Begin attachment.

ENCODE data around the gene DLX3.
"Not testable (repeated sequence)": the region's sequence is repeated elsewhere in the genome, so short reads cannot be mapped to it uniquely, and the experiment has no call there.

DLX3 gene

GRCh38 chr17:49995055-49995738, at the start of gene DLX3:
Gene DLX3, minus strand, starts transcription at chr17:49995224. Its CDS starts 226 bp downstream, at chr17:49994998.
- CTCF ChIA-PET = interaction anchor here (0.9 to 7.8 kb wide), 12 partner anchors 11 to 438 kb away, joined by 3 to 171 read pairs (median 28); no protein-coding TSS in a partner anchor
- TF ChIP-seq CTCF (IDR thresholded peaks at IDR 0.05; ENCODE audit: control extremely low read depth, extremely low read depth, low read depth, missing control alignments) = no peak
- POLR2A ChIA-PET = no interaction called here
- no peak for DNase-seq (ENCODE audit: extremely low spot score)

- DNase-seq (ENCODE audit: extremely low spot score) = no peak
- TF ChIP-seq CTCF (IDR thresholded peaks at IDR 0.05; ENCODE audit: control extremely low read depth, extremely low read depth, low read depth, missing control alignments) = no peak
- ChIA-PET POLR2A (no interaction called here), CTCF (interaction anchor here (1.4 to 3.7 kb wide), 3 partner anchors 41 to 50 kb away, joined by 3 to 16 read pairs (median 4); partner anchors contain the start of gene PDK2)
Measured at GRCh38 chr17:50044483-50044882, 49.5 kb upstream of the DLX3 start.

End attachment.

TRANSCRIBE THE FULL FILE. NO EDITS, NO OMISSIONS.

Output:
ENCODE data around the gene DLX3.
"Not testable (repeated sequence)": the region's sequence is repeated elsewhere in the genome, so short reads cannot be mapped to it uniquely, and the experiment has no call there.

DLX3 gene

GRCh38 chr17:49995055-49995738, at the start of gene DLX3:
Gene DLX3, minus strand, starts transcription at chr17:49995224. Its CDS starts 226 bp downstream, at chr17:49994998.
- CTCF ChIA-PET = interaction anchor here (0.9 to 7.8 kb wide), 12 partner anchors 11 to 438 kb away, joined by 3 to 171 read pairs (median 28); no protein-coding TSS in a partner anchor
- TF ChIP-seq CTCF (IDR thresholded peaks at IDR 0.05; ENCODE audit: control extremely low read depth, extremely low read depth, low read depth, missing control alignments) = no peak
- POLR2A ChIA-PET = no interaction called here
- no peak for DNase-seq (ENCODE audit: extremely low spot score)

- DNase-seq (ENCODE audit: extremely low spot score) = no peak
- TF ChIP-seq CTCF (IDR thresholded peaks at IDR 0.05; ENCODE audit: control extremely low read depth, extremely low read depth, low read depth, missing control alignments) = no peak
- ChIA-PET POLR2A (no interaction called here), CTCF (interaction anchor here (1.4 to 3.7 kb wide), 3 partner anchors 41 to 50 kb away, joined by 3 to 16 read pairs (median 4); partner anchors contain the start of gene PDK2)
Measured at GRCh38 chr17:50044483-50044882, 49.5 kb upstream of the DLX3 start.